It is not that telling lies in politics is new, and it isn’t that which in itself constitutes post-truth politics. It is the sense that the truth does not even matter, or that there is not even a truth to be told and, therefore, that it is meaningless to speak of lies being told. The political roots of that in the UK are associated in my mind, at least, with the way that the case was made for the Iraq War in 2003 and, more generally, with the newly relentless emphasis on ‘news management’ by the New Labour governments.
There was nothing new about spin either, of course, but this was something different. In particular, one of Tony Blair’s distinctive skills when in difficulty was to ‘break through the fourth wall’. This expression, derived from the theatre, refers to an actor speaking directly to the audience and in the process revealing the artifice of the stage. It’s just a play, after all – which we already know, but suspend our knowledge of until that knowledge is shattered. In politics this has the effect of simultaneously acknowledging but re-enforcing the idea that it is all just a game.
For skilled politicians like Blair this is a strangely disarming way of having the cake of playing the game whilst eating the cake of ironized authenticity. The blustering humour of politicians like Donald Trump or, in the Referendum context, Boris Johnson when ‘caught out’ in some particularly preposterous claim is somewhat similar. It draws the audience into a knowing acknowledgment of artifice, whilst inviting applause for the actor’s ‘honesty’ in exposing it. It’s this, rather than the telling of lies as such, which defines post-truth (and therefore post-lie) politics.
The intellectual roots of post-truth may lie with a (bowdlerized) version of post-modernism or of social constructionism: there is no truth, only interpretations. Something like this is apparent in the way that the campaign has been covered by the BBC, in particular, where a commitment to ‘balance’ has meant that every claim by one side has always been accompanied by a report of a counter-claim from the other. Again there is no truth, just opposing representations of truth; thus for every five minutes airtime saying that Turkey is not joining the EU there must be five minutes of airtime saying the opposite. Never mind that Turkey is not, as a matter of fact, joining the EU. I had a conversation at the weekend with someone about the EU debate and she suggested that whatever the facts about – in this particular conversation – immigration these didn’t matter for those concerned about it since what they claimed to be the facts were ‘true for them’ and that was what mattered.
If that is so then we have to give up on any sense of rationality in political discourse, and indeed the campaign can be read as a kind of battle between rational and post-truth politics. Thus the remain campaign deployed endless statements from various experts in economics, trade, security and so on. In response, leading leave campaigner Michael Gove opined that “the people of this country have had enough of experts”. Incredibly, he subsequently compared pro-Brexit experts to the Nazis using scientific experts to denounce Einstein’s theories as wrong, in support of anti-semitic ideology. This from a former Education Minister!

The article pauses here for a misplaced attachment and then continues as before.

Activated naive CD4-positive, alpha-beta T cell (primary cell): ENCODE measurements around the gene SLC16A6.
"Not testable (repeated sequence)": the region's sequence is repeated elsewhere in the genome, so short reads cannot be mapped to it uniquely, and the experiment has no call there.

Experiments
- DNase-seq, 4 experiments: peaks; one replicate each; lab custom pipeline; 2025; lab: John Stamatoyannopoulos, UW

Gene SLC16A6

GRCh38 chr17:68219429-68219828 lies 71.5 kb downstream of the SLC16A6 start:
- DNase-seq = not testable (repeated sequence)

Although usually less colourfully expressed, this trope of experts being in some way corrupt or untrustworthy has run through the leave campaign. It fits very neatly – like the rest of the leave campaign – with a populism in which ‘ordinary folk’ or consistently done down by ‘the elite’ – often, the ‘liberal elite’. The logic is completely circular – the evidence that they are the elite is that they disagree; the reason they disagree is that they are the elite. In this hermetically-sealed world anyone from global corporations to trade union leaders to ‘faceless bureaucrats’ to ‘the politically correct brigade’ to ‘so-called intellectuals’ are all part of an orchestrated conspiracy. Unless, of course, someone from one of these groups comes out in favour of the populist cause, at which point they become the fount of all wisdom, ‘courageously’ speaking out.
There is an interesting and important overlap between post-truth politics and the cosmopolitan and local split which I have talked about elsewhere. For the polling evidence suggests that views on EU membership are very clearly socially stratified: the more educated people are, the more likely they are to favour EU membership; the higher their social class (which is linked to educational level) the more likely they are to favour EU membership. As with Trump’s appeal, the cleavage is between those who gain from, or at least can cope with, globalization and those who suffer from its effects. In this way, post-truth politics are inextricably linked with the consequences of neo-liberalization. And in a way there is a connection between postmodern relativism and neo-liberalism: in the marketplace of ideas you pick the one that best expresses your economic interests.